“Somebody killed Pan,” she said.
My best friend Sarah and her family had staked out a plot of land at the Gaea Retreat outside of Kansas City as their favorite campsite. It was a secluded spot, just big enough for three tents, tucked to the side of the gravel road and wire fence that marked one edge of Gaea. They called it Shamballa, which invariably made me think of the Three Dog Night song – I can tell my sister by the flowers in her eyes, on the road to Shamballa.
Underneath an evergreen tree inside the entrance to Shamballa, Sarah had placed an old concrete idol of the god Pan. I never knew of a time when her family didn’t have that statue. I had seen Pan sitting on a tree stump in the front yard when I stayed with Sarah and her brothers during the summers when I was a child. It seemed like everyone we knew had a Pan statue around their homes in those days; my parents had an identical Pan sitting on a shelf in their house, painted in latex, the deep grooves of his eyebrows filled with ruddy shades.All those years in the weather had worn away at Sarah’s Pan, though, to the point that great expanses of his face and belly had fallen apart entirely. This was the state Pan was in when Sarah brought him to Gaea, where he had been expected to keep watch over the camp and live out his remaining years in the tranquility of our piece of Pagan land.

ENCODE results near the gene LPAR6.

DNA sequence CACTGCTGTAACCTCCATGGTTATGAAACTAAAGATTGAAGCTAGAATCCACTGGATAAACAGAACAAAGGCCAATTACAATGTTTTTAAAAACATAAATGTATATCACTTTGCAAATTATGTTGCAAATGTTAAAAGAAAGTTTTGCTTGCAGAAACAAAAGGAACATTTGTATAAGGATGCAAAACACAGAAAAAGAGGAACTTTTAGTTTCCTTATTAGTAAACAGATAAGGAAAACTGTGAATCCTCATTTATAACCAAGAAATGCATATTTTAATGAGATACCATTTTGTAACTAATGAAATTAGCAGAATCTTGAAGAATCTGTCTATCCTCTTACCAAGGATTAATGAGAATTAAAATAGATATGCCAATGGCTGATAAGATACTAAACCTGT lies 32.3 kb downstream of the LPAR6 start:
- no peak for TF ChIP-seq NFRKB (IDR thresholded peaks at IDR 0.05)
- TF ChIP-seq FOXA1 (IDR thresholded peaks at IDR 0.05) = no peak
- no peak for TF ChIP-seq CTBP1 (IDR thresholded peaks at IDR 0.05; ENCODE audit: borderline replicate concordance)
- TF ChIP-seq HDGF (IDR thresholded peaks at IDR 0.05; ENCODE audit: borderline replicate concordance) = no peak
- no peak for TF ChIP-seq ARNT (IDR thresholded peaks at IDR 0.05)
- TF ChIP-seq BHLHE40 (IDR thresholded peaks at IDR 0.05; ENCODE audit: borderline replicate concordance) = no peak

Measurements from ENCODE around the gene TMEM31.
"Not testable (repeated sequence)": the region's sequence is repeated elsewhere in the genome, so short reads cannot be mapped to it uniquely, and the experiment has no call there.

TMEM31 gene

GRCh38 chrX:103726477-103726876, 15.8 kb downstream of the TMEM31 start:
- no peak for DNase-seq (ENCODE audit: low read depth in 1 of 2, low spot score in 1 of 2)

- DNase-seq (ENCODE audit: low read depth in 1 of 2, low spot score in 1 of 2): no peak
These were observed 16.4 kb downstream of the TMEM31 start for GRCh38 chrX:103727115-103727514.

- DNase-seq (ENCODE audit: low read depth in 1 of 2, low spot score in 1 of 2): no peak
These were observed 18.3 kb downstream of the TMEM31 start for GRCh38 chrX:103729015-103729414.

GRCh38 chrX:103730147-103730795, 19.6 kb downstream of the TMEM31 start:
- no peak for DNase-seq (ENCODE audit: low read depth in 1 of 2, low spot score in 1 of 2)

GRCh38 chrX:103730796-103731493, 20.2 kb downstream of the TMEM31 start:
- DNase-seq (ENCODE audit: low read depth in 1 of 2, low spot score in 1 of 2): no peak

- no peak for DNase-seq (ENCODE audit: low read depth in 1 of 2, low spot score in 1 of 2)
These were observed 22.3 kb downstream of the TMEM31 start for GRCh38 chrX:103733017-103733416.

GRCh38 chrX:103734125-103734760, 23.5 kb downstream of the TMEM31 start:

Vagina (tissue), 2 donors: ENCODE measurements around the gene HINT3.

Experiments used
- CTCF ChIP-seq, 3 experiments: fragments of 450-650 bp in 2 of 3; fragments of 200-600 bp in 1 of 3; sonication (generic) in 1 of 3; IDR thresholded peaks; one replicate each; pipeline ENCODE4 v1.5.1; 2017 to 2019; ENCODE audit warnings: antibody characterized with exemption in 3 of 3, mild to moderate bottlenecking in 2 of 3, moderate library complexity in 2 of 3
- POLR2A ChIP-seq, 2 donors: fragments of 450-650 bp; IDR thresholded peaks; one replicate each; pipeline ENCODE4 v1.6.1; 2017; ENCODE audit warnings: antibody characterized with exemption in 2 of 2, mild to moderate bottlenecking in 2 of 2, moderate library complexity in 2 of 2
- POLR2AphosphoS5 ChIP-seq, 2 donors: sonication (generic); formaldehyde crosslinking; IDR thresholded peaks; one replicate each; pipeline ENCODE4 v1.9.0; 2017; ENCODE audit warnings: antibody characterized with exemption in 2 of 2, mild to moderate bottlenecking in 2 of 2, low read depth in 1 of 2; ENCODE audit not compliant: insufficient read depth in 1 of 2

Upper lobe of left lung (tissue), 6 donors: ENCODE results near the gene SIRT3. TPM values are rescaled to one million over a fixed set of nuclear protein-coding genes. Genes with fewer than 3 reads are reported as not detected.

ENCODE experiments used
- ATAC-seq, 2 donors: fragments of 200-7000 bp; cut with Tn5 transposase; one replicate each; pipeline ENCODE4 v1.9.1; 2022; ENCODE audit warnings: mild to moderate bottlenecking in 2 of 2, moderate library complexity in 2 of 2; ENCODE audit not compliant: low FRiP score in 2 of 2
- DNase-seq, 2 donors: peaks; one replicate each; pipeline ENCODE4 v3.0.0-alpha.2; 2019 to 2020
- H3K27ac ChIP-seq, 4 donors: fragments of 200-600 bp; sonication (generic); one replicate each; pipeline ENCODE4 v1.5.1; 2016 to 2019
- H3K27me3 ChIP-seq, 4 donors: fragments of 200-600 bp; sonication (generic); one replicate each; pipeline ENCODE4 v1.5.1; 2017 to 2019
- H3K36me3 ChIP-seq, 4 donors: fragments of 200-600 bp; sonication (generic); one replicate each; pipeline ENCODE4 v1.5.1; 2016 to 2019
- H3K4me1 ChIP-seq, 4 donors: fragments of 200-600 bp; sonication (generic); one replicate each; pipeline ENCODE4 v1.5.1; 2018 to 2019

That is, until somebody backed their truck into him, leaving the weathered old god as a collection of masonry scraps.
When Sarah told me this, my mind went first to Plutarch, who recorded the famous anecdote of the Egyptian sailor named Thamus., who supposedly heard a divine voice tell him to announce at his next port that great Pan was dead; unsure of whether to believe in the strange command, he decided he would ignore it if there were a wind to sail them past, and obey if there were no wind. There was no wind, so he made the announcement.
When he came opposite Palodes, and there was neither wind nor wave, Thamus from the stern, looking toward the land, said the words as he had heard them: ‘Great Pan is dead.’ Even before he had finished there was a great cry of lamentation, not of one person, but of many, mingled with exclamations of amazement.
The Emperor Tiberius heard the story and called for Thamus, and became convinced of its truth – that Great Pan was indeed dead.
Christian writers from Eusebius to Chesterton have made great sport with Plutarch’s anecdote; for them, the death of Pan signaled the dawning of the Christian era, where the enlightenment of the new religion would sweep away the darkness of the Pagan past. In his early poem “On the Morning of Christ’s Nativity,” Milton invokes the death of Pan in response to Christ’s birth:
The Shepherds on the Lawn,
Or ere the point of dawn,
Sate simply chatting in a rustic row;